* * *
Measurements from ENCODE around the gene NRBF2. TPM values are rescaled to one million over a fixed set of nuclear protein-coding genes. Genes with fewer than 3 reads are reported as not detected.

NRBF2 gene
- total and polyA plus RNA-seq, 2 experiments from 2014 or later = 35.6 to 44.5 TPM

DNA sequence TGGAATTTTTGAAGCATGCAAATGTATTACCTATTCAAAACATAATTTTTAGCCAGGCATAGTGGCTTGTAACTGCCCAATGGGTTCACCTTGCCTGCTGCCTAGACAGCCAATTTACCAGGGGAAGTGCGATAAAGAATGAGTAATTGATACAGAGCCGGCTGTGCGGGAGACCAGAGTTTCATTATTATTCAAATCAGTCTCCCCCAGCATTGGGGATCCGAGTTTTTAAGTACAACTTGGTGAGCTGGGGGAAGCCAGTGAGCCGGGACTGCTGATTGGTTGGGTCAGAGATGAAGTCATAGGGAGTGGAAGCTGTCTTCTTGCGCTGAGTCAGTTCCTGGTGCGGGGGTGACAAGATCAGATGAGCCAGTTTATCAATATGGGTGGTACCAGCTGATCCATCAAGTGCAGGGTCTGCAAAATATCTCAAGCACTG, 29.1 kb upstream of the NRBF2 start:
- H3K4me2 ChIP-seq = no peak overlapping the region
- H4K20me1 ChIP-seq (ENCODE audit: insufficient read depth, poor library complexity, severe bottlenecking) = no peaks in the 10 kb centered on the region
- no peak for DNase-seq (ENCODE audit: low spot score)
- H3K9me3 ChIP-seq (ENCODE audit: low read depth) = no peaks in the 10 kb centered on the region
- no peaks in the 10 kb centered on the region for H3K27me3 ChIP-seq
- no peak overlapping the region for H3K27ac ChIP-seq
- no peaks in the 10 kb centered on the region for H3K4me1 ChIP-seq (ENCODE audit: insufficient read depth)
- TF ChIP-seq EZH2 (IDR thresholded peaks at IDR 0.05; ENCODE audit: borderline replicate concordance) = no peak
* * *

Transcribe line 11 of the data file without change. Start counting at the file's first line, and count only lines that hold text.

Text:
- no peaks in the 10 kb centered on the region for H3K4me1 ChIP-seq (ENCODE audit: insufficient read depth)